Young Voices: On my life as a high school student without a smartphone

- through Francois Leclercq

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Young voices is a special project of Buddhadoor Global bringing together insightful essays written by high school students in the United States who have taken experiential learning-based courses rooted in Buddhist teaching. Inspired by and running in parallel with BDG Beginner's mind project for middle school students, Young voices provides a platform for these students to share essays expressing their impressions and views on their exposure to the Buddhadharma and its relationship to their hopes, aspirations and expectations.

Leo Peters wrote this essay for his “World Buddhisms” course at Phillips Andover, a high school in Massachusetts.

On my life as a high school student without a smartphone

Even from outside I could hear the raucous sound of people chatting and laughing with their friends. I knew I didn't want to go into the cafeteria right now, by myself, not knowing who I was going to sit with. I wanted to text someone and find out where they were first. But I didn't take out my phone. I didn't turn around. Instead, I walked into the room.

“High school is a great time for packs,” writes Clare Sestavonich in her novel Objects of desire. “Everyone is weak; everyone wants strength in numbers.

For me, this seems especially true in my high school cafeteria, where being alone can be almost scary. No one wants to sit alone; everyone wants to find their pack.

But today I couldn't find my bag. I felt anxious, like I was in danger. I was afraid of walking into the cafeteria and not having anyone to sit with. I was afraid that I would have to sit by myself and when others saw me, they would judge me. Normally, when I'm scared (or tired, bored, or angry), I can pull out my phone to distract myself or even find someone to talk to. This time I couldn't do anything. I didn't have my phone at all because I left it behind for my Global Buddhism class, in an effort to examine my relationship with my emotions. With no other choice, I was forced to confront my anxiety head-on.

I entered the cafeteria and stood in line. While I normally used my phone while waiting in line, this time I talked to the people around me. Then, after eating, I entered the sea of ​​chairs and tables. Eventually, I found people I knew well enough to sit down with. Since I couldn't use my phone, I was also forced to sit with my anxiety. After a while, when nothing bad had happened, I realized that even my anxiety was something I could sit with. Better yet, I could learn to cope quite well; I didn't have to avoid him all the time.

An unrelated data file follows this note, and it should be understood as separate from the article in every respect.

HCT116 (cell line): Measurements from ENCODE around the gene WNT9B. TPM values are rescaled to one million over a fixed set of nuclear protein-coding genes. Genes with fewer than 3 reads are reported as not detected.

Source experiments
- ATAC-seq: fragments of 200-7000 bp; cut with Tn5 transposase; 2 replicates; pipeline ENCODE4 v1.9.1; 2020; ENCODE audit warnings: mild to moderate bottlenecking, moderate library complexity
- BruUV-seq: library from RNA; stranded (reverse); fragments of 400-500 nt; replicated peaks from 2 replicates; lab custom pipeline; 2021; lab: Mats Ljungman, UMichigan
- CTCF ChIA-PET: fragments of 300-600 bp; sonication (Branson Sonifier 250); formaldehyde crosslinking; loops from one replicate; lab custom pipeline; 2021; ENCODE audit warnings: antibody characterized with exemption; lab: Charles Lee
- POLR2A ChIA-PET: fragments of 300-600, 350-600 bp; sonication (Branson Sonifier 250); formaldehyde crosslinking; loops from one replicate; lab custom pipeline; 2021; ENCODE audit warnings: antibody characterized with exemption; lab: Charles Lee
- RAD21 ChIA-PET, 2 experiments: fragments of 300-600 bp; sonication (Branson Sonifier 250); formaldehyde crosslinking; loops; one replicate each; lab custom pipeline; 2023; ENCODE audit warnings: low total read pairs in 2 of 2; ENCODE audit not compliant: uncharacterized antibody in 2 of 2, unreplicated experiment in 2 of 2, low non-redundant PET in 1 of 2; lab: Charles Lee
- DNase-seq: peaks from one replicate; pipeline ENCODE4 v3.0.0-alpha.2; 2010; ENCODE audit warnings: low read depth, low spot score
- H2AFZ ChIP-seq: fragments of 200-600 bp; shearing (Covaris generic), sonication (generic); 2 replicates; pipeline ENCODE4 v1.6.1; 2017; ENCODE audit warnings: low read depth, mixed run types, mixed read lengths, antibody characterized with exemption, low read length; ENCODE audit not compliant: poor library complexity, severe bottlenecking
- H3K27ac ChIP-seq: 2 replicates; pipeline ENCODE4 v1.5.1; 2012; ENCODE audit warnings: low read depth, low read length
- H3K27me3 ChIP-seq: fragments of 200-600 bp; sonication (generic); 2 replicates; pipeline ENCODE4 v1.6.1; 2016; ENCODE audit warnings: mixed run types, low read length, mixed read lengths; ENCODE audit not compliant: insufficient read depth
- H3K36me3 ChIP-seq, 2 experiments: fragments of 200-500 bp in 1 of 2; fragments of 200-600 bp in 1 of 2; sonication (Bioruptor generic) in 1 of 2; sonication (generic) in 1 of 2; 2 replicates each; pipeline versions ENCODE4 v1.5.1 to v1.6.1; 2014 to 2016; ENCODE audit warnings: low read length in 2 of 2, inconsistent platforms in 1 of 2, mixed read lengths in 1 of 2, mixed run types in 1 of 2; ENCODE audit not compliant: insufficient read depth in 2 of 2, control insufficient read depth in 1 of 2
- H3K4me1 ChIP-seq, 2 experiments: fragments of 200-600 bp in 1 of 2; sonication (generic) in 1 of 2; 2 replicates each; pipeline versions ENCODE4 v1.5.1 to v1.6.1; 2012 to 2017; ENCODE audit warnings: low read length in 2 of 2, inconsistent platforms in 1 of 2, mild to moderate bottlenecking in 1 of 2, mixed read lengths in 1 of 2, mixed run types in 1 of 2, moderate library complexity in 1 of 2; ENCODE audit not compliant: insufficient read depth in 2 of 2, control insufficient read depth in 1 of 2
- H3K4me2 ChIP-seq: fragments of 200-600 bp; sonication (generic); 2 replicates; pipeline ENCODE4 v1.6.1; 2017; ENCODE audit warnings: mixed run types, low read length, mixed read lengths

Around the same time that I was abandoning my phone to go to class, I was learning the importance in Buddhism of approaching our pain or discomfort in a way that would not replicate those feelings. For example, in his book Lovers of the world (Random House, 2019), Tibetan Buddhist monk Yongey Mingyur Rinpoche describes how people normally avoid situations that frighten them, such as large crowds or heights. However, Rinpoche observes, “the causes that provoke these responses do not disappear; and when we find ourselves in these situations, our reactions can overwhelm us. (Mingyur Rinpoche 5)

He continues: “Using our inner resources to solve these problems is our only real protection, because external circumstances change all the time and are therefore unreliable. » (Mingyur Rinpoche 5) Rinpoche's observation is essentially that we cannot control our environment; we can only control how we relate to it. Therefore, whether or not we continue to suffer ultimately depends on our own internal attitudes.

This in turn explains the central importance in Buddhism of learning to better understand our suffering through actual practice. Rinpoche writes: “Tibetans have a word for deliberately the challenge of maintaining a stable mind: adding wood to the fire. » (Mingyur Rinpoche 5) Giving up my phone was my own way of adding fuel to my fire. I challenged myself to face my fears: of being judged, of being alone, of being too anxious. Instead of avoiding the situations I feared – and thus perpetuating my suffering because I couldn't always avoid them – I confronted them directly. In doing so, I realized that the situations I feared weren't so serious. Most importantly, every time I didn't take out my phone (since I couldn't), but stayed where I was, it reminded me that I had the ability to cope with whatever was happening. I could decide how to react.

It's now been over seven weeks since I stopped using my phone and I don't want it back. On the one hand, giving up my phone made me more aware of my surroundings, other people, and my own emotions. But more than that, it taught me that I can choose my relationship to all these things. Instead of relating to others or my own emotions with fear or avoidance, I can interact with them with awareness and calm. By giving up my phone, I decided to stop distracting myself from my own suffering, from my own life. Instead, I choose to approach my life in a more constructive way. I choose to live it fully.

photo of author

Francois Leclercq

François Leclercq is the founder of Buddhist News, a website which aims to disseminate information and practical advice on Buddhism and spirituality. François Leclercq was born and raised in Paris. He studied Buddhism at the University of Paris-Sorbonne, where he graduated in social sciences and psychology. After graduating, he devoted himself to his passion for Buddhism and traveled the world to study and learn about different practices. He notably visited Tibet, Nepal, Thailand, Japan and China.

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